"Las Vegas and its Valley -- An Empire in its's Self" -- JT McWilliams Map of Las Vegas and Vicinity
Rare early cadastral map of Las Vegas, Nevada, drawn by "J.T. McWilliams, Land Surveyor, La Vegas, Nev.", one of the two earliest real estate promoters of the modern Las Vegas area.
The focal point of the land, at its center, are the lands of the "Original Town of Las Vegas" on the North Side of Las Vegas Creek, and "Clark's LV Townsite." Surrounding the two town sites and encompassing the larger area is an irregular rectangular area delineated as "Las Vegas City," with West, North, South and East boundaries noted. Beyond this rectangle, a larger rectangle denote the "School District" boundary, which may relate to the establishment of the first school in the area in 1902, which was later renamed Clark County School in 1911. This would become the epicenter of the future city of Las Vegas over the course of the next several decades, as Las Vegas grew from the original 240 acre Las Vegas Ranch to a future urban metropolis.
The map is filled with early land owner names, railroad lines, the location of wells and other important information.
The present map is one of the earliest surviving maps of Las Vegas, drawn by one of its most important promoters and land surveyors. At the time the map was created, Las Vegas had approximately 100 artesian wells, and the success of McWilliams efforts to promote his land relied upon these wells.
As noted below, McWilliams, along with William Clark, were the first two promoters to launch real estate ventures which would become the modern city of Las Vegas, with Williams site failing for lack of reliable water.
As noted in A Cartographic Journey through Las Vegas History: Tracing the Las Vegas Landscape through Maps:
As construction of the SP, LA & SL railroad line into the Las Vegas Valley began in summer 1904, a crude tent settlement quickly grew just west of the Las Vegas Ranch. As the tracks reached Las Vegas and train service was established in late October of that year, engineer J.T. McWilliams, owner of the tent settlement, officially registered his town site at the Lincoln County courthouse in Pioche. With the rapid growth of the McWilliams' Las Vegas Townsite on the west side of the railroad tracks . . ., it was left to the railroad to establish its own town site just east of the tracks. . . . Competition between the two sites ensued, and although the McWilliams' Townsite was the first to include businesses such as a bank, general stores, drug stores, furniture stores, and blacksmiths, it eventually could not compete with Clark's Las Vegas Townsite for one very important reason: water. The railroad owned the water rights to the Stewart Ranch and McWilliams had to make do with whatever wells he and other residents could dig on the property. Many of the buildings on the McWilliams' Townsite were later destroyed by fire in September 1905. . . .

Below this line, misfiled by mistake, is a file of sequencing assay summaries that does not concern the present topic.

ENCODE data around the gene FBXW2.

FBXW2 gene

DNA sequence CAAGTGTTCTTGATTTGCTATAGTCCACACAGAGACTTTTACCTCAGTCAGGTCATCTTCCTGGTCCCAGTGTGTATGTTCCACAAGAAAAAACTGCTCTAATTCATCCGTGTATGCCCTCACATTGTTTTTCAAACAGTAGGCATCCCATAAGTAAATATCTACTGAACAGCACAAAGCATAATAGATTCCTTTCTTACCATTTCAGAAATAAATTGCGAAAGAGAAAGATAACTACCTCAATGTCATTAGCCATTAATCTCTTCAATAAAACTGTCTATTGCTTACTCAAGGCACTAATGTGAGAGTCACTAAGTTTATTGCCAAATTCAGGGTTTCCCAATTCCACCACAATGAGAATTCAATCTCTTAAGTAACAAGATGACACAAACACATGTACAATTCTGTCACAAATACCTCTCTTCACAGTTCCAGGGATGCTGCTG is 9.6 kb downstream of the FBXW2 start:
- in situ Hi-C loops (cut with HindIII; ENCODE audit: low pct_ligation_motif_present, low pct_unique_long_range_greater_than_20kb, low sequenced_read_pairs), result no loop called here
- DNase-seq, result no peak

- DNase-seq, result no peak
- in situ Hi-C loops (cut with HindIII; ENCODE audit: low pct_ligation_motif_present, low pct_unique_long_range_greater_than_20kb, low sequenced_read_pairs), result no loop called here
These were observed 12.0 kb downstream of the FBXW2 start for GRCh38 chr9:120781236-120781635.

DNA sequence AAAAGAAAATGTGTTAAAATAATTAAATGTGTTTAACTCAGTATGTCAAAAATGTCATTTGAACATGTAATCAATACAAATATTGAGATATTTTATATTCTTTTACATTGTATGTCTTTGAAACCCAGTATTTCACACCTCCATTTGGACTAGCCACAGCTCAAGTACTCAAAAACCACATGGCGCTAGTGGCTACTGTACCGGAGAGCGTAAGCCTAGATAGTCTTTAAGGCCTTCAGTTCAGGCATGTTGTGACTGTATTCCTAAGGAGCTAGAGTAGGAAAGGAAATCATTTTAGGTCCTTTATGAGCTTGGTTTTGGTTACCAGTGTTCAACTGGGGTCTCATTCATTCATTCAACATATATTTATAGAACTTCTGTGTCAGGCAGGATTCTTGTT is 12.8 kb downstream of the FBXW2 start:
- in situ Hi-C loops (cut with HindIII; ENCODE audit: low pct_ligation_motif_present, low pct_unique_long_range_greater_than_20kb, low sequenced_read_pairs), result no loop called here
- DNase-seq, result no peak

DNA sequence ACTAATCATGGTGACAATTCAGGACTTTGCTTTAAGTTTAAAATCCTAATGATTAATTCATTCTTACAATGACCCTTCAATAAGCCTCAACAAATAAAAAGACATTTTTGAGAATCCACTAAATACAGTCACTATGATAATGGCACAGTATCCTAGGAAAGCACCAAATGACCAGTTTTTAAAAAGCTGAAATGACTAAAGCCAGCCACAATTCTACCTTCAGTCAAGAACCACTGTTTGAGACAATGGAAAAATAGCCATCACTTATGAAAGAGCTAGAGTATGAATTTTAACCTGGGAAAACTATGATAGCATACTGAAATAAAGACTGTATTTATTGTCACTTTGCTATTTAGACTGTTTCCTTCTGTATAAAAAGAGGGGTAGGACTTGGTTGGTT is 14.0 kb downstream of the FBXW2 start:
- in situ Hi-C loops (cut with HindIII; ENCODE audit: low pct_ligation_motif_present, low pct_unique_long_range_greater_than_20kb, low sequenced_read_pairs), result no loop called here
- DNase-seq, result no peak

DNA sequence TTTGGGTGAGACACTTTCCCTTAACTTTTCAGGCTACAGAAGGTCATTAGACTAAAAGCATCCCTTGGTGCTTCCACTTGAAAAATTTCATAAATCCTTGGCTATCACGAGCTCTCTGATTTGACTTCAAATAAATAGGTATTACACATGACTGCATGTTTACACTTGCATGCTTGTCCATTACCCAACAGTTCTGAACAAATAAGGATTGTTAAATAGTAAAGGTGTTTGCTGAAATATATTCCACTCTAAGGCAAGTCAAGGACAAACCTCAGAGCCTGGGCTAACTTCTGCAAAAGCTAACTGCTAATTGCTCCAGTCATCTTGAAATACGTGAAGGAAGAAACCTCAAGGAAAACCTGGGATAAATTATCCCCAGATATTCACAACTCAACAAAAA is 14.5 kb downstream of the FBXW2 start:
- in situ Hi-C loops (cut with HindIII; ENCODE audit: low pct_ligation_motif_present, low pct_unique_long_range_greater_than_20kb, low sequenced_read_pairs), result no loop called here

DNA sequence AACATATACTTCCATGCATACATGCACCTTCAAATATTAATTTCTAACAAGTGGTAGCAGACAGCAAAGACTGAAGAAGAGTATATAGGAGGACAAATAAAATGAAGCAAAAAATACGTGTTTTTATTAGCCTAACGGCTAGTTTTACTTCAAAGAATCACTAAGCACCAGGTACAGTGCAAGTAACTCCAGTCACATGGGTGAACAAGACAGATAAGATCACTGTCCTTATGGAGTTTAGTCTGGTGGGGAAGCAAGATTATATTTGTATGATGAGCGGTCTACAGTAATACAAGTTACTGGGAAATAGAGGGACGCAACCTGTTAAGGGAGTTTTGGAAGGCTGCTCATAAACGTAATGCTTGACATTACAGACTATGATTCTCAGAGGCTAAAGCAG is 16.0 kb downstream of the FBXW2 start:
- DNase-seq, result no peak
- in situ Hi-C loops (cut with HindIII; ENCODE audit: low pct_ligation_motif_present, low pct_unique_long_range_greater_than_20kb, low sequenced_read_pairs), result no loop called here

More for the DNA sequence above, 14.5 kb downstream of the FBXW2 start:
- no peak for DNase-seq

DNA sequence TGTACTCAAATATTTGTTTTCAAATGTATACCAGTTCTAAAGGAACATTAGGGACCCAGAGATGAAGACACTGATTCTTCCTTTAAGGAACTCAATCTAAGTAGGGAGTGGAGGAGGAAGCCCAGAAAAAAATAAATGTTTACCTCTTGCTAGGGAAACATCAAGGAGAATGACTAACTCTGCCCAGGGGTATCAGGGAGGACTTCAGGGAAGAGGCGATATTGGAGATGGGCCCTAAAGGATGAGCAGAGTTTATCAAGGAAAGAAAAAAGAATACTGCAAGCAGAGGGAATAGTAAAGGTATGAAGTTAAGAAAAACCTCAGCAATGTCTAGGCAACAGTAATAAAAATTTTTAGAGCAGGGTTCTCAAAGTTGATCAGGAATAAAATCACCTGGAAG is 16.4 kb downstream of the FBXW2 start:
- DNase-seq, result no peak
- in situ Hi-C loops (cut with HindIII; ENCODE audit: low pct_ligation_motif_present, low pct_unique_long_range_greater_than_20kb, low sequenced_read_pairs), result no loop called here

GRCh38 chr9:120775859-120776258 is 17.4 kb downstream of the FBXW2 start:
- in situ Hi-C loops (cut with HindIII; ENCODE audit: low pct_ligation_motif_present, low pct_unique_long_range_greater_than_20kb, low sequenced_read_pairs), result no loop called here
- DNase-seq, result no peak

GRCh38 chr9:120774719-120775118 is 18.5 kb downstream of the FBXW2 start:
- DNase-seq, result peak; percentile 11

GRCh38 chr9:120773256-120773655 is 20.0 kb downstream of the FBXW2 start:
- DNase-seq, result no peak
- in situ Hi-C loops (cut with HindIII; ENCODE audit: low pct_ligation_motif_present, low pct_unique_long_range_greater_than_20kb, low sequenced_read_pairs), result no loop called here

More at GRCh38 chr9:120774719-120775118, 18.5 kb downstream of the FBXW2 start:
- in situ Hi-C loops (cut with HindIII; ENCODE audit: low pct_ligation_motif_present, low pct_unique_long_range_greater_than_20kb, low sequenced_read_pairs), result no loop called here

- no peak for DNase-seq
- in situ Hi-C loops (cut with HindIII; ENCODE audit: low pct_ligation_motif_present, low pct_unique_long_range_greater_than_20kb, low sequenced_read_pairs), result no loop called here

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It is probable that J.T. McWilliams' map of the "Las Vegas Valley Showing Artesian Wells" . . . from 1920 may have been used as a means to promote agricultural settlement in the area. Just below the title are the captions "Las Vegas and its Valley An Empire in its self' and the even more telling slogan -- "Take care of 10 acres in Clark County and 10 acres in Clark County will take care of you." Scattered throughout the map are symbols representing pumping and flowing wells, as well as shading designating cultivated land in the Las Vegas Valley. Also of interest are the large tracts of "Carey Act" land marked "open" that are strewn throughout the southern portion of the map; Highway 91, the future Las Vegas Strip, is noted on the map as the "Federal Aid Highway." In addition, property ownership is detailed on the map, providing an interesting glimpse into who the city's (and surrounding valley's) largest landowners were just fifteen years after its founding. One other curious detail is that the map's creator, land surveyor J.T. McWilliams, continues to mark his settlement as the "Original Town of Las Vegas" while Clark's Las Vegas town site is marked as "Clark's LV Town Site." A minor detail, but one that might have led potential settlers to believe that his was the legitimate town site!